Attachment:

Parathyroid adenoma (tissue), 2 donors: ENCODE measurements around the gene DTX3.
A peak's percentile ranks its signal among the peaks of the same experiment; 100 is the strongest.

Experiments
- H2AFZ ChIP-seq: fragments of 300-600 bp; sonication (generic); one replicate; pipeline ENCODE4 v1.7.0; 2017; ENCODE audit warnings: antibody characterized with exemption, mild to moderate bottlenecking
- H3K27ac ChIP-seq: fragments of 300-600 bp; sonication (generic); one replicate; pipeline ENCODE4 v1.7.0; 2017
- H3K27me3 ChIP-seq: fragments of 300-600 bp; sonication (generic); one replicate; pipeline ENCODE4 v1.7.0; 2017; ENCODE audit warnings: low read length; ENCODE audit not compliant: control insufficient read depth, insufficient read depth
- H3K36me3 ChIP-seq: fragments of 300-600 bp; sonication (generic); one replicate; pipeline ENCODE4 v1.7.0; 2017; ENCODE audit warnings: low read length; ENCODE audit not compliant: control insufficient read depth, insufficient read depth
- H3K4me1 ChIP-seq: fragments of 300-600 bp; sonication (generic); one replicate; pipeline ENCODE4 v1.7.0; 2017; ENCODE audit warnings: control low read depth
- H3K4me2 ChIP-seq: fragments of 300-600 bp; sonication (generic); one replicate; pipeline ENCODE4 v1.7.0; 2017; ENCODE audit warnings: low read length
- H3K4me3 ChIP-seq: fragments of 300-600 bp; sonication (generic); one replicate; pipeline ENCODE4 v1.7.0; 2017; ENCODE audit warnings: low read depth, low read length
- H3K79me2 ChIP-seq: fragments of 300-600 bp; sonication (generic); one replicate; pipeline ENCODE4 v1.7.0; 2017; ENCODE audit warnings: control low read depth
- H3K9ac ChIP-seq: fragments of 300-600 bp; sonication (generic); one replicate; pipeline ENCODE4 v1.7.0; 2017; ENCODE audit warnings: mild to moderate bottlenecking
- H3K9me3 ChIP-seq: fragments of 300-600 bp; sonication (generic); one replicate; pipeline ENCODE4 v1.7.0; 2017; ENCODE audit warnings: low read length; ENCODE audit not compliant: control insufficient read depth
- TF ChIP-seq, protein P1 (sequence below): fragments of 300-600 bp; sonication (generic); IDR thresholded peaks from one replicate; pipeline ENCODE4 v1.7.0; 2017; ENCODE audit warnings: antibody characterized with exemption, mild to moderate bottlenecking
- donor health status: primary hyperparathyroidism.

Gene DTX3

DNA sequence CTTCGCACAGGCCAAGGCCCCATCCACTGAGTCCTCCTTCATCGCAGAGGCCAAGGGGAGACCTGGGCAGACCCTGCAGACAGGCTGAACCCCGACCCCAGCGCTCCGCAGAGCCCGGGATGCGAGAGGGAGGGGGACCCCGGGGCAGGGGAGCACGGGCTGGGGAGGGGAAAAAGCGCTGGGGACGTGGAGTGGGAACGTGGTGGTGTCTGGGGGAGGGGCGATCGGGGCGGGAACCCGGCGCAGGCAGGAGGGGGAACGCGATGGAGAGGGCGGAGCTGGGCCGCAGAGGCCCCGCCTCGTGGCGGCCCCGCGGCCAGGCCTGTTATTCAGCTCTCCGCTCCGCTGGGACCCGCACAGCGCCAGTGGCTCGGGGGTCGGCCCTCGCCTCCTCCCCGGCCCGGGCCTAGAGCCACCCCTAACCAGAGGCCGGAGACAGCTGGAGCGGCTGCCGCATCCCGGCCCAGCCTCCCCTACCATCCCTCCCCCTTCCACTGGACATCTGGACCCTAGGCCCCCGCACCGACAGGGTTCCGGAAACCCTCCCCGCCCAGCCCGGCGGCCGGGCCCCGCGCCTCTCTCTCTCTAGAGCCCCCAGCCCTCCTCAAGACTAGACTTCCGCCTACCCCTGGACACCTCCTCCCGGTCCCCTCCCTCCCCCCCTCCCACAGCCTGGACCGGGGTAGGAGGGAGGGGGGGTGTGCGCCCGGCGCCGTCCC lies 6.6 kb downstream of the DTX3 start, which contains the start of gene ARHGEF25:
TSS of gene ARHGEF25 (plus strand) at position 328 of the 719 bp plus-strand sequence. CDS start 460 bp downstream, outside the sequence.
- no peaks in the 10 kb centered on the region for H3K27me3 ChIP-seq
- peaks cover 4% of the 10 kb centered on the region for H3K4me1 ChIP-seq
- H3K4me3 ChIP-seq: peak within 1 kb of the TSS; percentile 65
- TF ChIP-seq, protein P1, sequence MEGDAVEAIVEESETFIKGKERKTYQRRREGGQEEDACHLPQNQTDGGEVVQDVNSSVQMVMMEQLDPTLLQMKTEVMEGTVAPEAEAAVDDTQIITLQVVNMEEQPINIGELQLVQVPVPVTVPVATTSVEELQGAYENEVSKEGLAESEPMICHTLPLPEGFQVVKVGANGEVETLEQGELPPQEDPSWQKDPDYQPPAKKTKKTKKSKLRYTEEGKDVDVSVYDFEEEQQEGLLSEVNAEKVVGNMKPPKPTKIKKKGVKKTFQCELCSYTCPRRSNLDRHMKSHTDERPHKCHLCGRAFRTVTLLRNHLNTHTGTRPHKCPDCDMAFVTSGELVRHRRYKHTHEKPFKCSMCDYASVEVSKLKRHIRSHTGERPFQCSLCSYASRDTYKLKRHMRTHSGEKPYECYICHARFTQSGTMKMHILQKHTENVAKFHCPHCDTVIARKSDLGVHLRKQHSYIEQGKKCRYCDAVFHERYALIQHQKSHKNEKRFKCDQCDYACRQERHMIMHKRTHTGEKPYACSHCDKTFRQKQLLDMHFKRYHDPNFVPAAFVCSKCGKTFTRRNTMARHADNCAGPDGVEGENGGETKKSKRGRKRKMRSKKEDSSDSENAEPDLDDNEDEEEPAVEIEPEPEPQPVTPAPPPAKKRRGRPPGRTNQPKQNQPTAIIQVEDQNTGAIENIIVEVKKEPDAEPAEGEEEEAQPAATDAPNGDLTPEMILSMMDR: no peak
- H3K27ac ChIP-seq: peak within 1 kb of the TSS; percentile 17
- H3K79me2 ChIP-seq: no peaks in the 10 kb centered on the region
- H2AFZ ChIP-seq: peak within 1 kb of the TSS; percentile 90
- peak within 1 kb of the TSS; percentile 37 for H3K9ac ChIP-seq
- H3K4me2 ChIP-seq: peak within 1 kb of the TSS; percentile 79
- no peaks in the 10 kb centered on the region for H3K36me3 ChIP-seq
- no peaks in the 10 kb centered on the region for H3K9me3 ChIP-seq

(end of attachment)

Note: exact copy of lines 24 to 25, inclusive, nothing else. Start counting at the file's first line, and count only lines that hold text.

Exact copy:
- H3K79me2 ChIP-seq: no peaks in the 10 kb centered on the region
- H2AFZ ChIP-seq: peak within 1 kb of the TSS; percentile 90